Assume that the company in the above example forgoes new equipment and instead invests in the stock market. If the selected securities decrease in value, the company could end up losing money rather than enjoying the expected 12% return.
For the sake of simplicity, assume that the investment yields a return of 0%, meaning the company gets out exactly what is put in. The opportunity cost of choosing this option is 10% to 0%, or 10%. It is equally possible that, had the company chosen new equipment, there would be no effect on production efficiency, and profits would remain stable. The opportunity cost of choosing this option is then 12% rather than the expected 2%.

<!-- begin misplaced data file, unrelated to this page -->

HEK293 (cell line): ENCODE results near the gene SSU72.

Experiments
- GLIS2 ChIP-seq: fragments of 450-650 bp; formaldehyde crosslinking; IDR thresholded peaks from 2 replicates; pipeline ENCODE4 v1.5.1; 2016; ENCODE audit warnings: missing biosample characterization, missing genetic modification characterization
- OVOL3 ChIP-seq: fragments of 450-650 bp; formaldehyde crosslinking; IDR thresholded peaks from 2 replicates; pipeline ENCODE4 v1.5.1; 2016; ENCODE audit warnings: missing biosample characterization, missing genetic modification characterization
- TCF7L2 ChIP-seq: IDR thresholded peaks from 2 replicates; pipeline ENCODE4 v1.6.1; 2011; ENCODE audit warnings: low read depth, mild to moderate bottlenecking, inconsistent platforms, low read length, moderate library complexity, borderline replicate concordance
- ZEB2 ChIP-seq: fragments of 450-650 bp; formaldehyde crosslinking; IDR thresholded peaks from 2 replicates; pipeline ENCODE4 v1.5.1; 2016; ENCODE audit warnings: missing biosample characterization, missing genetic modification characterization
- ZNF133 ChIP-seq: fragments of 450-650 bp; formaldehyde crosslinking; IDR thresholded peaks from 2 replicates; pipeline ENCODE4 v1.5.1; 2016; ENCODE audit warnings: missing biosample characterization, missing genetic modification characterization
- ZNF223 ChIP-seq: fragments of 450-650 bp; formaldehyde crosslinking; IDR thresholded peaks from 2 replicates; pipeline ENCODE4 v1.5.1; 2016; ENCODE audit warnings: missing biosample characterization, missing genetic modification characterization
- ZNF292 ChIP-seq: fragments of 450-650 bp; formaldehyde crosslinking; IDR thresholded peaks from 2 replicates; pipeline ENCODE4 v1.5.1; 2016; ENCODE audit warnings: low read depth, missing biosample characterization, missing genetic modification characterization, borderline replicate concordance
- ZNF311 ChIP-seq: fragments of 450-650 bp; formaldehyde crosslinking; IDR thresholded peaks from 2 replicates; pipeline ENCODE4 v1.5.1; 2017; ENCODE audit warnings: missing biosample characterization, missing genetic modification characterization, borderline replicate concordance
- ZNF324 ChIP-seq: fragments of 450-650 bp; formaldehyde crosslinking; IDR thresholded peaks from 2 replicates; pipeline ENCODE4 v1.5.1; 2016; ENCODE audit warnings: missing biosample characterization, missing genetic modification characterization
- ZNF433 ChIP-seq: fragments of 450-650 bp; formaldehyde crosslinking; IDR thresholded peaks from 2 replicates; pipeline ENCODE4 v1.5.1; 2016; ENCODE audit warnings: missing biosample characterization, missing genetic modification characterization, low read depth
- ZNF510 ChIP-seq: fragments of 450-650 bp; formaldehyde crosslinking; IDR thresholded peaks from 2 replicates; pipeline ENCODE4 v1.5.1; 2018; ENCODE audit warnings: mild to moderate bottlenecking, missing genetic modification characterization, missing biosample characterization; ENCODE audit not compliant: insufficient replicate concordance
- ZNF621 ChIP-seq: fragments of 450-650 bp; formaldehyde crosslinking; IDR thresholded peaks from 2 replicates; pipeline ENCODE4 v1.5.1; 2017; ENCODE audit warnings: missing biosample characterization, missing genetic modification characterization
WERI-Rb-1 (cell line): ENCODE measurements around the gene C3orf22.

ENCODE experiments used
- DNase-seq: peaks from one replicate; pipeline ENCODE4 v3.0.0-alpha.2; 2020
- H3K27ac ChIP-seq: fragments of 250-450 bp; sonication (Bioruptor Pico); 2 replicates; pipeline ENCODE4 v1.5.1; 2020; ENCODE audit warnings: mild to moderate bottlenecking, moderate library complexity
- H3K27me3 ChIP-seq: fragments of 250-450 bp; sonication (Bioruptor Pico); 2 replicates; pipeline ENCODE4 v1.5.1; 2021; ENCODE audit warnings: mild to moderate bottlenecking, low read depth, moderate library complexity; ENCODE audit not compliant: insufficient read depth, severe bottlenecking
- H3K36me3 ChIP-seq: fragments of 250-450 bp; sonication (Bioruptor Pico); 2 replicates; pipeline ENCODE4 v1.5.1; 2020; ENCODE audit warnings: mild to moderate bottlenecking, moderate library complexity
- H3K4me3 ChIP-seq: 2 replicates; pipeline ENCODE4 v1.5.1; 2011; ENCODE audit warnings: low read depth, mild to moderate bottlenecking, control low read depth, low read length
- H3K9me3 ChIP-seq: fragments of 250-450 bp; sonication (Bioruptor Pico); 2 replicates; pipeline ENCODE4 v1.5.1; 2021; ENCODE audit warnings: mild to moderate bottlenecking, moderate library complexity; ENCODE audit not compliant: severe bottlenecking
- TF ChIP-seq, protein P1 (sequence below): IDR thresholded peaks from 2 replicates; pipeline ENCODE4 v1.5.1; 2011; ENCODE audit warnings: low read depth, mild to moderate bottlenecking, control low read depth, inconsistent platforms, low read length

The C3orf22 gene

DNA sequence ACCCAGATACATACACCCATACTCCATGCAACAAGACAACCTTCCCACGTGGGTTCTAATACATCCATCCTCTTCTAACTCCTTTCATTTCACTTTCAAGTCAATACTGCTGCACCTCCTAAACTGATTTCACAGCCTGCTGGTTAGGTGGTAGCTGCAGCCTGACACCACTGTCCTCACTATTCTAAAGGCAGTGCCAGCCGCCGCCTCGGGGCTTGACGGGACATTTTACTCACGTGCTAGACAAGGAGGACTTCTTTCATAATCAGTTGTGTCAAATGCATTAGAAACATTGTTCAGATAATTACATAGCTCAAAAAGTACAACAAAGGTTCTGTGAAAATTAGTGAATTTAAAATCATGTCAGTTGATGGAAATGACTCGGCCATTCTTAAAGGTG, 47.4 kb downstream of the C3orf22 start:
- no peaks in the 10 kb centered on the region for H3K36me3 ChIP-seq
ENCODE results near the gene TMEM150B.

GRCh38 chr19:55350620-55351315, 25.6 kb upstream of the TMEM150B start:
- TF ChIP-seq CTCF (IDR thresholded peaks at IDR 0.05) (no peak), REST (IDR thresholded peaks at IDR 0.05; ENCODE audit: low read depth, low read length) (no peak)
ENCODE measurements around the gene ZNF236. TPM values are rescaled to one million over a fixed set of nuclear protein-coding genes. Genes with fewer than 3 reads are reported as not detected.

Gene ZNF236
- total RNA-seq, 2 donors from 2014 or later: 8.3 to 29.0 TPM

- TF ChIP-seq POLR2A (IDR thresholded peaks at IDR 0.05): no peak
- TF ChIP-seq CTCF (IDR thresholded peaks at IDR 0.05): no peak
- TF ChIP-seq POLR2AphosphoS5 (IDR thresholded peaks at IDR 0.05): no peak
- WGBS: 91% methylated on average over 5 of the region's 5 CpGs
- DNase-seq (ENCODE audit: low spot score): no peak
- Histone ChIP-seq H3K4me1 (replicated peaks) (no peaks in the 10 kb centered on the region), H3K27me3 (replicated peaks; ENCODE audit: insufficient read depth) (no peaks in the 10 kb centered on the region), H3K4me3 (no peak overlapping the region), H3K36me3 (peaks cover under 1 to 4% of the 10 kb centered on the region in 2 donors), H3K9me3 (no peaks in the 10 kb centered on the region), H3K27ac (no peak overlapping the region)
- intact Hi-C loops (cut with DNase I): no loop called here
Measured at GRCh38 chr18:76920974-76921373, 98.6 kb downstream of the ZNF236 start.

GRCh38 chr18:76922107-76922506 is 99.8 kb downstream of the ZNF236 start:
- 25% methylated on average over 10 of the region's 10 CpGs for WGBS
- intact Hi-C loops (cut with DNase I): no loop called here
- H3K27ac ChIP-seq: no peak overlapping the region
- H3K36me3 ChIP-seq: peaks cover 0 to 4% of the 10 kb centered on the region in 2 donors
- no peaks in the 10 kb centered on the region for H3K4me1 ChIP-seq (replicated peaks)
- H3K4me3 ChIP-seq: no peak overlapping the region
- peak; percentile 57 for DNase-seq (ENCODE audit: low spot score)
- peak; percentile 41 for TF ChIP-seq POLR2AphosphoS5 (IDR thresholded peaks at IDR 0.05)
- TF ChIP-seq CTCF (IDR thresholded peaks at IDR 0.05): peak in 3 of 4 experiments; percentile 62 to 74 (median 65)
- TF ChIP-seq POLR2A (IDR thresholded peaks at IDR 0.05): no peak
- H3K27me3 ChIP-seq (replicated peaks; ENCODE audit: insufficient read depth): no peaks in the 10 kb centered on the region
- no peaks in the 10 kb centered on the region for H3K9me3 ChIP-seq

It is important to compare investment options that have a similar risk. Comparing a Treasury bill, which is virtually risk free, to investment in a highly volatile stock can cause a misleading calculation. Both options may have expected returns of 5%, but the U.S. government backs the RoR of the T-bill, while there is no such guarantee in the stock market. While the opportunity cost of either option is 0%, the T-bill is the safer bet when you consider the relative risk of each investment.
When assessing the potential profitability of various investments, businesses look for the option that is likely to yield the greatest return. Often, they can determine this by looking at the expected RoR for an investment vehicle. However, businesses must also consider the opportunity cost of each alternative option.